The last time I checked, my measurements were 32.5″ bust, 27.5″ waist, 36″ hips, so I made this voile version as a size 6 at the bust and waist, graded to size 4 at the hips (because it seemed crazy to grade to a size 0). I think in the end this made the blouse a little boxier than I liked, but I’m not sure if part of that is how voile drapes. What do you think?
belcarra blouse in voile, back

I also narrowed the neckline by about 3/4″. This worked perfectly to keep my bra straps covered, but I didn’t like how squared-off the neckline looked, compared to the original Belcarra’s lovely boatneck. Instead of following Sewaholic’s neckline facing instructions (5/8″ seam allowance, 2″ bias tape), I used the Eucalypt tank‘s instructions, which calls for a 1/4″ seam allowance and 1″ bias tape. I preferred this since I noticed that some other Belcarras seemed to have necklines that didn’t quite lay flat.
belcarra voile neckline

On my next version, I made a straight size 4 in polyester crepe de chine. I feel like this one fits much better! I kind of wonder, though, how much of that is because the crepe de chine is drapier than the voile, and how much is because I sized down.
belcarra blouse in polyester crepe de chine

I have to be a little bit careful when putting this on since it’s a little more fitted around the chest, but it’s not so tight that I have to do the funny wiggling thing.
belcarra blouse in crepe de chine, back

I didn’t alter the neckline on the size 4 (other than using the narrower seam allowance), and it mostly keeps my bra straps covered. Hooray! The last time I sewed with a similar crepe de chine, I had problems with the neckline facing pulling in a yucky way. I realized that it happened because I had pulled the bias facing taut as I sewed it to the raw edge. I’m used to pulling bias tape taut as I apply it to bags, which generally have outside curves (the corners), but necklines and armholes are inside curves, which means I should not pull the bias tape taut. doh!!!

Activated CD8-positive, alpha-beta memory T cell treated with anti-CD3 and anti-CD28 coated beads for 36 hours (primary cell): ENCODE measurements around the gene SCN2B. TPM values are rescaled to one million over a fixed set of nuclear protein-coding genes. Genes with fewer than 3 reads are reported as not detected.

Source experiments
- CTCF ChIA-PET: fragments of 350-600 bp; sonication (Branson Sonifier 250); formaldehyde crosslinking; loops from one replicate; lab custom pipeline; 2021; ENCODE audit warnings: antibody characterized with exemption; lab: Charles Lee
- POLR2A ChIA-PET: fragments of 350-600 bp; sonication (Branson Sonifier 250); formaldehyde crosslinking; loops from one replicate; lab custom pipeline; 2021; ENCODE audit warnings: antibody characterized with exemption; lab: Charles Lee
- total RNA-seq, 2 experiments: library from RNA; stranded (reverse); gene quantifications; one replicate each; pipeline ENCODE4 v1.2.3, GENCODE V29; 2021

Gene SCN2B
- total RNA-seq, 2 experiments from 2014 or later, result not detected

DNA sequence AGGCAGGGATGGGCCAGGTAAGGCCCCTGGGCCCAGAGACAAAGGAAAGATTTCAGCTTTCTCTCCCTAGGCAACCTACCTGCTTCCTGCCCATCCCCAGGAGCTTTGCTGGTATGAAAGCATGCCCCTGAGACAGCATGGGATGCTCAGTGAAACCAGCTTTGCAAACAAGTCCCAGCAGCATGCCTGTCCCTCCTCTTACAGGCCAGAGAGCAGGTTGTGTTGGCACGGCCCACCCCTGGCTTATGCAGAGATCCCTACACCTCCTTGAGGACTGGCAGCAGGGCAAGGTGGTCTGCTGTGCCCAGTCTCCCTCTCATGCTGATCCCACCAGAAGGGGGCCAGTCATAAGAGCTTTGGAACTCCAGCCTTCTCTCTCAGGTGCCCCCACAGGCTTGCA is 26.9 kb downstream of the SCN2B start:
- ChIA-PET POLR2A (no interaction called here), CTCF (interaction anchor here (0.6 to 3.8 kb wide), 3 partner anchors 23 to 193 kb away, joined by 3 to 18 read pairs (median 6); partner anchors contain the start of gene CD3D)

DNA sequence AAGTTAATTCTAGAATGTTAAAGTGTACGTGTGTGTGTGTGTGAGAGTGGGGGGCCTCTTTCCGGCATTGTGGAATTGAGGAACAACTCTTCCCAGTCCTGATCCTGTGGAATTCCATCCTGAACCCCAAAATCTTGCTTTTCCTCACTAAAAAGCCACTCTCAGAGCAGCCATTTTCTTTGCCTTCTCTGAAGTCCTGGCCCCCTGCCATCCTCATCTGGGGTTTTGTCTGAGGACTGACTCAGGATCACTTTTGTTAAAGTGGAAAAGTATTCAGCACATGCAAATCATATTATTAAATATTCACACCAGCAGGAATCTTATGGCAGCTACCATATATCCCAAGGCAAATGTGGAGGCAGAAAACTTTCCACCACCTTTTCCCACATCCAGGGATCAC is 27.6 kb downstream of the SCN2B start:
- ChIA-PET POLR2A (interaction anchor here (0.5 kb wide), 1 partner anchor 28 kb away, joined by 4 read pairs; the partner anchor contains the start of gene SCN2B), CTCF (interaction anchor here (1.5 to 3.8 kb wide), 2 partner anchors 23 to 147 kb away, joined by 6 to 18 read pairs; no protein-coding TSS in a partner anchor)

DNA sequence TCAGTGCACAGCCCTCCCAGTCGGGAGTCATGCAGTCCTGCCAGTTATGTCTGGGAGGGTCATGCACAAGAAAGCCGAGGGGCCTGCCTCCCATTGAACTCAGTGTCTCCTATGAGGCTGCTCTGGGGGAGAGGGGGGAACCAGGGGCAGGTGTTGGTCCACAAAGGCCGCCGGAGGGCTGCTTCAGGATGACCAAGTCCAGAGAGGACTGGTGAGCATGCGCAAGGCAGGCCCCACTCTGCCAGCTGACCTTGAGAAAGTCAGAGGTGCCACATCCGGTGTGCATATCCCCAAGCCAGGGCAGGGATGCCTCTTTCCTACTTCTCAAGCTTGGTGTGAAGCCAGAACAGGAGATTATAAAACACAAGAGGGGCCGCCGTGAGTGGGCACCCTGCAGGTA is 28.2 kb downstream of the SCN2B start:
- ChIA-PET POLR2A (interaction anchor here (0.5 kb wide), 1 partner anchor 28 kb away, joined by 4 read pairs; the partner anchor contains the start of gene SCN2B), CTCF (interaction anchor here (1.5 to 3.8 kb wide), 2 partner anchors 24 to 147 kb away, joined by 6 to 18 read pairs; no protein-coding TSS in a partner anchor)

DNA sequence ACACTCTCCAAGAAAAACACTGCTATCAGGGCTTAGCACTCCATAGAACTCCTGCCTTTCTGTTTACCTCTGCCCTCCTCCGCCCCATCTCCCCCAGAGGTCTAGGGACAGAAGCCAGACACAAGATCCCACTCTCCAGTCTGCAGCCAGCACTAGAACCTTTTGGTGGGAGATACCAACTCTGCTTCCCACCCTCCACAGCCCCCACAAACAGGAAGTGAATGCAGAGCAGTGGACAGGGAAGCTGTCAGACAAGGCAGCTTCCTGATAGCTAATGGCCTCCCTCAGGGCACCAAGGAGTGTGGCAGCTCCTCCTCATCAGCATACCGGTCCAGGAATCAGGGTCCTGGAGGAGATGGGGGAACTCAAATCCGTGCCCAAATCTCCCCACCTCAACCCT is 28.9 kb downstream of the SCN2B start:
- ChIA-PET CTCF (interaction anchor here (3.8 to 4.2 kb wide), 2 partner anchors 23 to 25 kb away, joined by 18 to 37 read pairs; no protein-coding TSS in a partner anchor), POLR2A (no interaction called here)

Also, on my previous crepe de chine shirt, I made the bias tape from self fabric, and I think that these crepes in particular don’t have much bias stretch. On this crepe Belcarra, I made the bias tape from some scrap voile that had normal bias stretch.

Also also, on my previous shirt, I think I used a universal needle, whereas this time, I used a sharp. So much doh, but now I’m happy with how the facing turned out!
belcarra blouse size 4 neckline

I’m a little worried that the size 4 is slightly too small because the sleeves or armholes might be too tight. It’s not so tight that it bothers me, but when my arms are down, there are big folds in the fabric in the armpit area. Are those not supposed to be there? They don’t appear so much on my larger voile version.
belcarra poly arm down

The big folds go away as long as I keep my hands on my hips. 😀
belcarra poly arm up

On my first Belcarra, I followed the instructions for attaching the sleeve cuffs in the round. This was a big pain, so I sewed my second Belcarra in the flat. That was so much easier! Then I tacked down the underarm seam allowances at the intersections to make everything lay nicely.
belcarra poly guts

I’m super happy with my two new work shirts! Also, as a big cheapie, I’m excited that I can make Belcarras out of just one yard of (non-directional) fabric. If you have any fitting advice for me, please let me know! I wish I someone more experienced would come over and measure me — I think my self-measurements might be a little off… >_< belcarra blouse in crepe de chine

Apr 302015

(Just to keep this from being a big old wall of text, I’m throwing in some pics of clothes I made but never got around to blogging. Oh, and some of these pictures were taken by Cosmo, so that’s why the tiltovision.)

I’m so excited — this year I feel like I can participate in my first Me-Made May! Here’s my pledge:

I, Alli of (right here, hehe), sign up as a participant of Me-Made-May ’15. I endeavour to wear at least one me-made garment each day for the duration of May 2015. Also, I will sew up at least four new garments, two of which will use stashed fabric.

sj tee and hollyburn skirt
SJ tee in a fab knit and a Hollyburn skirt in Shibuya lawn